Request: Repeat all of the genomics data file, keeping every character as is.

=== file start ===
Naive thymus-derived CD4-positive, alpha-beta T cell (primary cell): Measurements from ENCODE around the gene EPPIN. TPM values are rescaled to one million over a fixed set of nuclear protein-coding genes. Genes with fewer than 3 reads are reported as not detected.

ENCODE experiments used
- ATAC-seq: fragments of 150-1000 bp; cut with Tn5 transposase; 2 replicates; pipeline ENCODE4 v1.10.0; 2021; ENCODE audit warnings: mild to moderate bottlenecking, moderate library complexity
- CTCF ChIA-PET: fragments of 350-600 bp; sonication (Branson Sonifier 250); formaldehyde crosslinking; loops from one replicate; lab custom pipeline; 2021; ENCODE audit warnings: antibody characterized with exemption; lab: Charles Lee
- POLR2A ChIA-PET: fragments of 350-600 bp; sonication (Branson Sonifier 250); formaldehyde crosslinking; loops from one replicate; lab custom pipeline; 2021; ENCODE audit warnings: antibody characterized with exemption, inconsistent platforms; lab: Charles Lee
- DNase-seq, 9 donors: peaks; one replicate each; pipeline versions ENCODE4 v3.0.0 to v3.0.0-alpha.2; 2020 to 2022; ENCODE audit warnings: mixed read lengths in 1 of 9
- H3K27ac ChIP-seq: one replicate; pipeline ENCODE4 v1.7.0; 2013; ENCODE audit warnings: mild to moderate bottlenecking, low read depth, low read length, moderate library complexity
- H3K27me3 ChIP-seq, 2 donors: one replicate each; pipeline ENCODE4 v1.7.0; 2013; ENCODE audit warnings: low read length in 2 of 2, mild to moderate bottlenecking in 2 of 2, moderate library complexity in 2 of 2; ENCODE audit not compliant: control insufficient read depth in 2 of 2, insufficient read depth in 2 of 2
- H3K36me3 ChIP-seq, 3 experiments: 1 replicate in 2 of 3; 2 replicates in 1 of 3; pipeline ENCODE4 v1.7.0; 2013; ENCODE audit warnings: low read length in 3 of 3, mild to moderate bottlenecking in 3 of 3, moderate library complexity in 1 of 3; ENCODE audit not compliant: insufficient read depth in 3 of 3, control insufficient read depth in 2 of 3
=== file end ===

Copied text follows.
Naive thymus-derived CD4-positive, alpha-beta T cell (primary cell): Measurements from ENCODE around the gene EPPIN. TPM values are rescaled to one million over a fixed set of nuclear protein-coding genes. Genes with fewer than 3 reads are reported as not detected.

ENCODE experiments used
- ATAC-seq: fragments of 150-1000 bp; cut with Tn5 transposase; 2 replicates; pipeline ENCODE4 v1.10.0; 2021; ENCODE audit warnings: mild to moderate bottlenecking, moderate library complexity
- CTCF ChIA-PET: fragments of 350-600 bp; sonication (Branson Sonifier 250); formaldehyde crosslinking; loops from one replicate; lab custom pipeline; 2021; ENCODE audit warnings: antibody characterized with exemption; lab: Charles Lee
- POLR2A ChIA-PET: fragments of 350-600 bp; sonication (Branson Sonifier 250); formaldehyde crosslinking; loops from one replicate; lab custom pipeline; 2021; ENCODE audit warnings: antibody characterized with exemption, inconsistent platforms; lab: Charles Lee
- DNase-seq, 9 donors: peaks; one replicate each; pipeline versions ENCODE4 v3.0.0 to v3.0.0-alpha.2; 2020 to 2022; ENCODE audit warnings: mixed read lengths in 1 of 9
- H3K27ac ChIP-seq: one replicate; pipeline ENCODE4 v1.7.0; 2013; ENCODE audit warnings: mild to moderate bottlenecking, low read depth, low read length, moderate library complexity
- H3K27me3 ChIP-seq, 2 donors: one replicate each; pipeline ENCODE4 v1.7.0; 2013; ENCODE audit warnings: low read length in 2 of 2, mild to moderate bottlenecking in 2 of 2, moderate library complexity in 2 of 2; ENCODE audit not compliant: control insufficient read depth in 2 of 2, insufficient read depth in 2 of 2
- H3K36me3 ChIP-seq, 3 experiments: 1 replicate in 2 of 3; 2 replicates in 1 of 3; pipeline ENCODE4 v1.7.0; 2013; ENCODE audit warnings: low read length in 3 of 3, mild to moderate bottlenecking in 3 of 3, moderate library complexity in 1 of 3; ENCODE audit not compliant: insufficient read depth in 3 of 3, control insufficient read depth in 2 of 3